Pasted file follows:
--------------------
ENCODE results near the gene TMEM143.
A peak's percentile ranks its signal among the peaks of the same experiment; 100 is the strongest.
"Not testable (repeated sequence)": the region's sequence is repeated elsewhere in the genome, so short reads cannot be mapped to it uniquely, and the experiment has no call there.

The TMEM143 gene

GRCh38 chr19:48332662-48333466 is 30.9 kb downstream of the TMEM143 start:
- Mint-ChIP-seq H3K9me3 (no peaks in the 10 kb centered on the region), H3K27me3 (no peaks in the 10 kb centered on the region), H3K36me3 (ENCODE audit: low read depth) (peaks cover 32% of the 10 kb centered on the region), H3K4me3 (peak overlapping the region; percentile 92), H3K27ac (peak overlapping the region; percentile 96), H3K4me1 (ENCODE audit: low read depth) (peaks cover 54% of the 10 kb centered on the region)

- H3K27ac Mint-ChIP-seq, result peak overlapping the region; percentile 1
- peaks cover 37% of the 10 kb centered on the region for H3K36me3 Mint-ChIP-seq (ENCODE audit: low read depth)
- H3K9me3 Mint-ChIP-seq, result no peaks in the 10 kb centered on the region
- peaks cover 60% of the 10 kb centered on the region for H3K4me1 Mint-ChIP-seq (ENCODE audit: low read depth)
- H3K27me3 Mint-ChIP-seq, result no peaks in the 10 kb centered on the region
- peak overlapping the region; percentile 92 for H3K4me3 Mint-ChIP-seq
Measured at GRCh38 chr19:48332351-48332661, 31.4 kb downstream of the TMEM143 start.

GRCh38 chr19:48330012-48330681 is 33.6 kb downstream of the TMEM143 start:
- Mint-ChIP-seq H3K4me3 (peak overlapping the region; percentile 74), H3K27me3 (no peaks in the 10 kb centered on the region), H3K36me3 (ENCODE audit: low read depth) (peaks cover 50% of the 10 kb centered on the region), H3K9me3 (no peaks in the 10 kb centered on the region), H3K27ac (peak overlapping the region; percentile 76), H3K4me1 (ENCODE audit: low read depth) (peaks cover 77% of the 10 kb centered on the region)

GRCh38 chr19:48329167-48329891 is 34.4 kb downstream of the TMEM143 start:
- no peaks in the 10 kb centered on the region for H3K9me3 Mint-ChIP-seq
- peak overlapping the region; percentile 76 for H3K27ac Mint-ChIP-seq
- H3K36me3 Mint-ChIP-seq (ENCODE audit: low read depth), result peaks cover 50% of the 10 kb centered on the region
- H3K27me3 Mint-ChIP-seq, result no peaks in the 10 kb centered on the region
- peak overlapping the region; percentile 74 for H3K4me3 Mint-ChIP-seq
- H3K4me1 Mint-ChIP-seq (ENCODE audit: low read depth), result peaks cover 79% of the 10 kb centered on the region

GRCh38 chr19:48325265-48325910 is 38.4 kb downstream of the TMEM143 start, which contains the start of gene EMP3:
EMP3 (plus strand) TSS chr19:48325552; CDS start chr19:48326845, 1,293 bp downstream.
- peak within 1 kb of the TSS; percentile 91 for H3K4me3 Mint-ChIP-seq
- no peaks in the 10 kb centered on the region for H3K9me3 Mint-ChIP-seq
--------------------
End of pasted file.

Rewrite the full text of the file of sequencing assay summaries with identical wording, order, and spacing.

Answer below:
ENCODE results near the gene TMEM143.
A peak's percentile ranks its signal among the peaks of the same experiment; 100 is the strongest.
"Not testable (repeated sequence)": the region's sequence is repeated elsewhere in the genome, so short reads cannot be mapped to it uniquely, and the experiment has no call there.

The TMEM143 gene

GRCh38 chr19:48332662-48333466 is 30.9 kb downstream of the TMEM143 start:
- Mint-ChIP-seq H3K9me3 (no peaks in the 10 kb centered on the region), H3K27me3 (no peaks in the 10 kb centered on the region), H3K36me3 (ENCODE audit: low read depth) (peaks cover 32% of the 10 kb centered on the region), H3K4me3 (peak overlapping the region; percentile 92), H3K27ac (peak overlapping the region; percentile 96), H3K4me1 (ENCODE audit: low read depth) (peaks cover 54% of the 10 kb centered on the region)

- H3K27ac Mint-ChIP-seq, result peak overlapping the region; percentile 1
- peaks cover 37% of the 10 kb centered on the region for H3K36me3 Mint-ChIP-seq (ENCODE audit: low read depth)
- H3K9me3 Mint-ChIP-seq, result no peaks in the 10 kb centered on the region
- peaks cover 60% of the 10 kb centered on the region for H3K4me1 Mint-ChIP-seq (ENCODE audit: low read depth)
- H3K27me3 Mint-ChIP-seq, result no peaks in the 10 kb centered on the region
- peak overlapping the region; percentile 92 for H3K4me3 Mint-ChIP-seq
Measured at GRCh38 chr19:48332351-48332661, 31.4 kb downstream of the TMEM143 start.

GRCh38 chr19:48330012-48330681 is 33.6 kb downstream of the TMEM143 start:
- Mint-ChIP-seq H3K4me3 (peak overlapping the region; percentile 74), H3K27me3 (no peaks in the 10 kb centered on the region), H3K36me3 (ENCODE audit: low read depth) (peaks cover 50% of the 10 kb centered on the region), H3K9me3 (no peaks in the 10 kb centered on the region), H3K27ac (peak overlapping the region; percentile 76), H3K4me1 (ENCODE audit: low read depth) (peaks cover 77% of the 10 kb centered on the region)

GRCh38 chr19:48329167-48329891 is 34.4 kb downstream of the TMEM143 start:
- no peaks in the 10 kb centered on the region for H3K9me3 Mint-ChIP-seq
- peak overlapping the region; percentile 76 for H3K27ac Mint-ChIP-seq
- H3K36me3 Mint-ChIP-seq (ENCODE audit: low read depth), result peaks cover 50% of the 10 kb centered on the region
- H3K27me3 Mint-ChIP-seq, result no peaks in the 10 kb centered on the region
- peak overlapping the region; percentile 74 for H3K4me3 Mint-ChIP-seq
- H3K4me1 Mint-ChIP-seq (ENCODE audit: low read depth), result peaks cover 79% of the 10 kb centered on the region

GRCh38 chr19:48325265-48325910 is 38.4 kb downstream of the TMEM143 start, which contains the start of gene EMP3:
EMP3 (plus strand) TSS chr19:48325552; CDS start chr19:48326845, 1,293 bp downstream.
- peak within 1 kb of the TSS; percentile 91 for H3K4me3 Mint-ChIP-seq
- no peaks in the 10 kb centered on the region for H3K9me3 Mint-ChIP-seq